Tuesday, April 19, 2011

Ob Hill

On February 9, I hiked up to the top of Ob Hill with my friends Deke and Regina for a panoramic view of the station and its surroundings. At this point, the sea ice had started to open up quite a bit. The evening of the hike was sunny and without any wind, the best conditions for hiking in this part of the world. :)

Deke and Regina at the trailhead

Me standing next to the trailhead with Ob Hill in the background

The climb up; look at all the loose rock!

A view of the sea on the way up Ob Hill.

A small pocket of ice has begun to melt near the base of Ob Hill.

Deke and Regina at the top!

Deke views the mountains across the sea with a new pair of binoculars that I had just received in the mail.

Me looking at distant sights. I bought these binoculars to look at stars, galaxies, and other astronomical objects in the wintertime once it becomes dark; they turned out to be very useful on hikes as well.

Regina takes a picture of me taking a picture of her.

This cross was erected in memory of Robert Scott and his men who died in January 1912 on their trek back from the South Pole. Later this year will be the centennial anniversary of the first men to reach the South Pole.

The inscription on the cross is from Alfred Tennyson's poem "Ulysses" and reads "To strive, to seek, to find, and not to yield."

A plaque near the memorial.

Castle Rock was clearly visible from the top of Ob Hill...

... and it looked fantastic through my binoculars!

The sea has opened up quite a bit just north of McMurdo. Tent and Inaccessible Islands can be seen as well as the Erebus Glacier Ice Tongue (the white stripe that sticks out into the sea).

A view of McMurdo from the top of Ob Hill. You can see the supply ship docked at the ice pier on the upper left-hand side.

The ship on the water is the icebreaker, keeping the waterway open for the supply ship.

Mt. Erebus and Mt. Terror are enshrouded in clouds, but otherwise the view is clear.

Ob Hill casts its shadow towards Scott Base and the pressure ridges.

The route back down...

... was a bit sketchy. Fortunately no one slipped and fell.

Ob Hill is made up of different kinds of rock, this being one example.

One more view of the sea, the ship, and the sun.
Today, Ob Hill is white and covered in snow. It's still climbable but the winds are cold and few people make the trek up there this time of year. Perhaps on a calm and clear winter afternoon, I'll go up there and spend some time looking at the stars with my binoculars.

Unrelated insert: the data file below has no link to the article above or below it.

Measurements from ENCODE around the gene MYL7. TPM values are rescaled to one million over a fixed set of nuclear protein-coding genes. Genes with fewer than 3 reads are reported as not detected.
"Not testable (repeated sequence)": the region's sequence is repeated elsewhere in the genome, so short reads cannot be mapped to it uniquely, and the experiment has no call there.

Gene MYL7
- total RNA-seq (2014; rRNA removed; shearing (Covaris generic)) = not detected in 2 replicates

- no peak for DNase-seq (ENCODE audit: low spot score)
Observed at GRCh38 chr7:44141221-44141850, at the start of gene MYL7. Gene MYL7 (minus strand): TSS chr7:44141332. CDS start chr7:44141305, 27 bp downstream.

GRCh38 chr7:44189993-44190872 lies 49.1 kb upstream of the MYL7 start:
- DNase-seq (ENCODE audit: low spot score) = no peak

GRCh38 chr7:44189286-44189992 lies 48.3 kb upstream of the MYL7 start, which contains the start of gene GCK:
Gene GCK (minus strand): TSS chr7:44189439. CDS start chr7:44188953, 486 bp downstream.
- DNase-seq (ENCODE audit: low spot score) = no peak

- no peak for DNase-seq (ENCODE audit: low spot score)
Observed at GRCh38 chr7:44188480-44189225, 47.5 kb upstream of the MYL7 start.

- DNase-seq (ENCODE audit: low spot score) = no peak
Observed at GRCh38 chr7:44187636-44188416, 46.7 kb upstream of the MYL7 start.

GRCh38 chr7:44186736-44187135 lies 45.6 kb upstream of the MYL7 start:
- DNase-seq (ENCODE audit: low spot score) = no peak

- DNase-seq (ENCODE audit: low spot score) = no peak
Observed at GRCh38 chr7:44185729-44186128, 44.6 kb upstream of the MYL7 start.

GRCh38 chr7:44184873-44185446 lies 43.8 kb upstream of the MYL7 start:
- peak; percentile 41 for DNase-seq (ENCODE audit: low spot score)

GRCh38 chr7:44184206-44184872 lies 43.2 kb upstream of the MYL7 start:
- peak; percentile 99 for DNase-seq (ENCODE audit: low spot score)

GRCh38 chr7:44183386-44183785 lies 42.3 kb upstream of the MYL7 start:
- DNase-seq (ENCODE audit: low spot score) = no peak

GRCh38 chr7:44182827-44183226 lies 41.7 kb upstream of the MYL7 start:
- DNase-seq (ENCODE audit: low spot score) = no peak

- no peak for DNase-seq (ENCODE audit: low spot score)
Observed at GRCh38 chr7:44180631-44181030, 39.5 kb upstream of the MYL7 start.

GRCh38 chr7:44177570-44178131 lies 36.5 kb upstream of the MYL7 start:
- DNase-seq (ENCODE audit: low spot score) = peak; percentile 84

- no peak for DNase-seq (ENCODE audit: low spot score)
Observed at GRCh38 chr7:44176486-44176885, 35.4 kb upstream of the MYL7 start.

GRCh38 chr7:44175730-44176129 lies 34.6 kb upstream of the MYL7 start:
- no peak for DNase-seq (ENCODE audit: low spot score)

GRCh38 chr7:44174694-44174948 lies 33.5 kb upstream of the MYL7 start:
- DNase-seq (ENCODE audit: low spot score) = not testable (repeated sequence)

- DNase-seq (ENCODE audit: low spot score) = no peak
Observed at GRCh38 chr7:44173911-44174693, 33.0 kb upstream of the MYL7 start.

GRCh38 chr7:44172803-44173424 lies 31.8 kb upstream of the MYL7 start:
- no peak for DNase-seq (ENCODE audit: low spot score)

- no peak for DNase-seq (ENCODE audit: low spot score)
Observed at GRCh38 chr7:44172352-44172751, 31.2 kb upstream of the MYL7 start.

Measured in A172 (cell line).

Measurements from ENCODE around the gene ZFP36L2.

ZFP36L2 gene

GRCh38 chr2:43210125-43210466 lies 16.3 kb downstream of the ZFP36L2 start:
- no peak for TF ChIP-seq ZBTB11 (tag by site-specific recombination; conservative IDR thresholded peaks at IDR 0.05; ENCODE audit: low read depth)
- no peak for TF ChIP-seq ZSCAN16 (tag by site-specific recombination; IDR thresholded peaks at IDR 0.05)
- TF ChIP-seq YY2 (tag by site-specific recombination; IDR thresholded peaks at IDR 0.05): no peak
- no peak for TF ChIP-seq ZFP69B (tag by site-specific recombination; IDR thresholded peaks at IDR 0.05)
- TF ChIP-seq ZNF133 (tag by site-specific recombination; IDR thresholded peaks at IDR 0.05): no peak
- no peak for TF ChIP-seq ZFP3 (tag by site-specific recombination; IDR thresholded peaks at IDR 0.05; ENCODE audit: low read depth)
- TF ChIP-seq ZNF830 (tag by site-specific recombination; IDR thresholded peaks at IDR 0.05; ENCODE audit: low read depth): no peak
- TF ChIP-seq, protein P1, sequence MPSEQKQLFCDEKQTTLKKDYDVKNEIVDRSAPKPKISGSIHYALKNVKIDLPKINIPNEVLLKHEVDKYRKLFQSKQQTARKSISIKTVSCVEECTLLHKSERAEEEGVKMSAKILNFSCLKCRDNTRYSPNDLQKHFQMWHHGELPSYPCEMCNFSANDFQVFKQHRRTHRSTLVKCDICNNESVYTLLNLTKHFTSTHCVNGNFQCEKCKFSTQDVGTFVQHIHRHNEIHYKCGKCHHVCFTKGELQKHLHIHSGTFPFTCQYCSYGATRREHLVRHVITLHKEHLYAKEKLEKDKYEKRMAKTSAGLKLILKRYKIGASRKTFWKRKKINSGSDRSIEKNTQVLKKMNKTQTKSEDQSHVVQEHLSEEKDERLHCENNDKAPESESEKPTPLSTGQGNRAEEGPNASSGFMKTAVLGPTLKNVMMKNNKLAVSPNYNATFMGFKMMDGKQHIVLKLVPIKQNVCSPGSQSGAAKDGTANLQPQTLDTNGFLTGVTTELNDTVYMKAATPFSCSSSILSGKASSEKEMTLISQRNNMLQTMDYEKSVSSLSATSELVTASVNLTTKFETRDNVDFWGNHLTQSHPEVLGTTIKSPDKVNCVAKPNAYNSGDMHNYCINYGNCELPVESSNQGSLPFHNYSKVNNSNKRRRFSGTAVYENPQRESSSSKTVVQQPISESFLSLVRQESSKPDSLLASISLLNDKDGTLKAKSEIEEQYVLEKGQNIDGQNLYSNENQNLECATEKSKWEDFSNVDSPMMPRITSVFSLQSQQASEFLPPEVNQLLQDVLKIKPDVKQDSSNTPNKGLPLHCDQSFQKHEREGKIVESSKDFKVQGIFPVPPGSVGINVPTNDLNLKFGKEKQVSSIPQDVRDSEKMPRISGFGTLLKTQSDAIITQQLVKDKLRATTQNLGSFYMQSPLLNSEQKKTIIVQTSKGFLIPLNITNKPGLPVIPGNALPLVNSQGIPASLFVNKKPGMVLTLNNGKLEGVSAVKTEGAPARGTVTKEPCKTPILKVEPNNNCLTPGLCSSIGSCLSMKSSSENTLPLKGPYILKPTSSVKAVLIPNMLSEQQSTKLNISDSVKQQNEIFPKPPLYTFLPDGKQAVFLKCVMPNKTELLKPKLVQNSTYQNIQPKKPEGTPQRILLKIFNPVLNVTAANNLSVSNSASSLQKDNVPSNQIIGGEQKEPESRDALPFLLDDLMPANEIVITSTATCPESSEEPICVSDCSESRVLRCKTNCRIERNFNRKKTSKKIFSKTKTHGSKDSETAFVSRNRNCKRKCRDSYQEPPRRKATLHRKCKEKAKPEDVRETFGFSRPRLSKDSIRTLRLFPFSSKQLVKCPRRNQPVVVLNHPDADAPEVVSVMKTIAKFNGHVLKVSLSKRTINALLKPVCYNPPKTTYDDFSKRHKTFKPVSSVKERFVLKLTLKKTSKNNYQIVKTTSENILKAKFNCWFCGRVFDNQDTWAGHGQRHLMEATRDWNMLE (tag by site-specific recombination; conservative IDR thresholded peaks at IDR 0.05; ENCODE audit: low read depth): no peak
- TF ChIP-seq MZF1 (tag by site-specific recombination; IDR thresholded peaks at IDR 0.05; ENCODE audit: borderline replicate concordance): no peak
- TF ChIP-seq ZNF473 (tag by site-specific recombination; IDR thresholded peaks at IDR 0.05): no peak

Sunday, April 3, 2011

The Second Visit to the Pressure Ridges

My second trip to the pressure ridges took place in mid-January, two and a half months after the first trip. By this point, the sun had been completely above the horizon for nearly three months, and even though the weather was dipping below freezing again at the time, temperatures in December had been in the mid- to upper-forties. As a result much of the pressure ridge area had melted and then begun refreezing.

Our tour guide leading us through the transition, the point where the island meets the sea ice. The top layer of ice was slush at this point, although it was still frozen solid underneath.

A view of Ob Hill under the hazy sunlight.

My foot fell through the slush into a puddle of water below; good thing I had waterproof boots. :)

Here you can see how the edges of the formations have frayed from slow disintegration under the warm sun; the green flags marked the safe route through the ridges.

A view of the group following the flags.

More disintegrating formations.

As we progressed through the ridges, clouds bearing snow rolled in and blocked out the little sunlight we had.

Here is some frozen flowing water.

The "puddle" in this picture was once water but has since refrozen.

Another frozen puddle with icicles handing from the formation above.

Kevin, Liz, and Meagan, three of my fellow janitors, being goofy and having fun. :)

Meagan stepped into a snowdrift and sank all the way to her hip! Fortunately the snow was deep enough that her foot didn't hit water.

Meagan taking a break by the frozen pond; this one was pretty big.

Kevin through the icicles.

This ice feature formed a bridge over the puddle below it; as you can see from the bubbles just under the surface, this water wasn't completely frozen.

This spectacular formation is one of my favorites! It looks like running, flowing water that was instantly frozen. :)

This flaky formation has a nice hole in it.

As we finished our tour, the snow began to fall pretty heavily. Here's a view of Ob Hill from McMurdo Station after we got back. The brown building in front, dubbed "Hotel California", is where I lived during the summer season.